Running a company comes with its fair share of challenges, and in 2021, tackling market changes head-on will be hugely important to business success.
This is particularly true in the UK mortgage industry, where approvals stalled in the first half of 2020, lending criteria tightened and fears about borrowers’ abilities to repay loans increased.
Landbay(opens in new tab), a UK lending marketplace focused on residential buy-to-let mortgages, has grown quickly since its launch in 2014, by harnessing digital technologies to drive efficiencies and maintain profit margins. As the mortgage market changed greatly in 2020, the firm had to make tough decisions. The task was uncomfortable for a finance team used to dealing with more predictable market conditions.
Landbay succeeded via a proactive approach to crisis management that included quick scenario planning(opens in new tab), the process of examining various potential realities and the impact those scenarios may have on the business. Cloud-based technology and the ability to quickly access accurate, up-to-date data through NetSuite made the process easier for Landbay.
? This process will remain hugely important throughout 2021. Get a 90-second introduction to scenario planning(opens in new tab).
Reflecting on last year, Landbay Finance Director Runjit Bhopal offered four tips for scenario planning as this year unfolds:
1. Get reliable access to accurate, real-time data.
The massive mortgage market changes in 2020 directly impacted Landbay’s business. With a limited ability to conduct in-person property assessments, Landbay turned to online valuation tools, which allowed the business to drive some revenue. But huge swings in the number of processed mortgages made it difficult to confidently make sales forecasts for the year.
To deal with this challenge, Landbay developed assumptions and scenarios with the information available. Accurate, real-time data about the business itself was critical for this, according to Bhopal.
“If you … make decisions based on bad data, you can damage the business very quickly,” he said.
Access to good data wasn’t a problem because Landbay uses NetSuite OneWorld(opens in new tab) to track all financials and make decisions around shifting market dynamics, he added. Specifically, accurate financial data flowed into Landbay’s financial forecast models(opens in new tab), then the team quickly produced best- and worst-case scenarios. The team ran more scenarios in three months “than we’ve done in a number of years,” Bhopal said.
? Watch our 7-minute workshop on scenario planning development(opens in new tab).
2. Keep it in the cloud.
While working remotely, cloud-based ERP(opens in new tab) was critical in allowing Bhopal’s team to conduct daily business and process mortgages electronically.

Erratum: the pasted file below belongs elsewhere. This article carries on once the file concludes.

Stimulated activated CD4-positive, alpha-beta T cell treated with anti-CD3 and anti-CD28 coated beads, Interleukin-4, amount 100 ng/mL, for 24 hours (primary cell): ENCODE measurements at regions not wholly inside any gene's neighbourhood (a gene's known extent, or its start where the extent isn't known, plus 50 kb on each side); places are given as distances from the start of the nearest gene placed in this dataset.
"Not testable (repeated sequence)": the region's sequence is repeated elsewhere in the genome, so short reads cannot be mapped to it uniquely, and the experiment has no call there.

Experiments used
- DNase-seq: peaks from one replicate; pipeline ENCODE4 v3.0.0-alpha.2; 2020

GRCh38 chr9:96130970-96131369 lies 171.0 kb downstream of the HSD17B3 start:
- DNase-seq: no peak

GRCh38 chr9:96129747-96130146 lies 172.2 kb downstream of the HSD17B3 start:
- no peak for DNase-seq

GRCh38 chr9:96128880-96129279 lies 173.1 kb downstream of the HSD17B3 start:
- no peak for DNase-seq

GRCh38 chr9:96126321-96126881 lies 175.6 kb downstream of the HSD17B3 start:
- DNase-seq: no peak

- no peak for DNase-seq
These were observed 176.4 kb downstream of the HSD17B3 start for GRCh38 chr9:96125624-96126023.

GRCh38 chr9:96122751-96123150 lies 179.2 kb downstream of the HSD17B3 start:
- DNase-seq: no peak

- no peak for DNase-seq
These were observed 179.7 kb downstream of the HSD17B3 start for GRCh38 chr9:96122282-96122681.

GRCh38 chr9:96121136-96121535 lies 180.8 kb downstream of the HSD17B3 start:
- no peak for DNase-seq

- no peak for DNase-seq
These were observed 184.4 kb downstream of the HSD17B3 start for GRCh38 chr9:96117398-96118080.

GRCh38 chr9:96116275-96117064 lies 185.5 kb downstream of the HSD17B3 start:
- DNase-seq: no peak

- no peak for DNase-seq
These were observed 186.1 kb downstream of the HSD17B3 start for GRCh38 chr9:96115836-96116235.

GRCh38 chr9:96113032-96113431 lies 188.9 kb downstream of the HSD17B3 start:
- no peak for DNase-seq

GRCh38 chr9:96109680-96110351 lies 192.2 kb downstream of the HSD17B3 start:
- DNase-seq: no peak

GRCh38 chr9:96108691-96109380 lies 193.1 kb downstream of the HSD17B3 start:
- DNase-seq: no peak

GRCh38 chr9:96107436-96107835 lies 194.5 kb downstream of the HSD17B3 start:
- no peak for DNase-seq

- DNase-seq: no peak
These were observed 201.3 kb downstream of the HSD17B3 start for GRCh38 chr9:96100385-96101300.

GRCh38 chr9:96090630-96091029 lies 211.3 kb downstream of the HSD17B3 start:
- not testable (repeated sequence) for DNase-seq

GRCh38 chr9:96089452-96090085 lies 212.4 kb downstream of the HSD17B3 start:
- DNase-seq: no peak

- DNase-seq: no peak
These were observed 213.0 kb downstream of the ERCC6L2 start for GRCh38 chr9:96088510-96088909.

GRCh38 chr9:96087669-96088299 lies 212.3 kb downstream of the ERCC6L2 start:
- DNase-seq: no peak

“Technology-wise, we have most of our systems in the cloud,” Bhopal said. “We have no servers in the building, and this was a huge help [while working remotely].” The business is built on three pillars: data, technology and people. Remove any one and the structure is weakened.
3. Develop a single view of your liquidity position.
When company growth stalled, Landbay sharpened focus on its 13-week rolling forecast(opens in new tab).
“The first few days of the lockdown, we took a snapshot of the business,” Bhopal said.
The team reviewed items like run rate, burn rate(opens in new tab) and its existing financial commitments to determine how to move forward while preserving cash. Landbay’s accounting system is fully integrated: Bank and invoice transactions feed in automatically based on executed rules, with minimal human intervention. All of this data feeds into a cloud data warehouse for Landbay’s customer-facing and back-end systems. The company references this warehouse as it reports on everything from its loan books to its accounts. The warehouse is also the source of information for financial reporting, management reporting, cashflow management and OKR (objectives and key results) reporting.
4. Create a “cash war room.”
Landbay developed a tight circle of communication between the CEO, COO and finance director, who communicated regularly about all financial aspects of the business. The team also met weekly with managers and held regular board meetings.
“The purpose of this is to have a close, dedicated team to make … rapid decisions about the most pressing cash liquidity(opens in new tab) questions,” Bhopal said.
The Bottom Line
In times of challenge, a well-prepared finance team will analyze data, run scenarios, create a plan and work to preserve cash. Access to good data, a cloud-based business system, a clear picture of your liquidity position and a tight circle of communication make scenario planning especially powerful.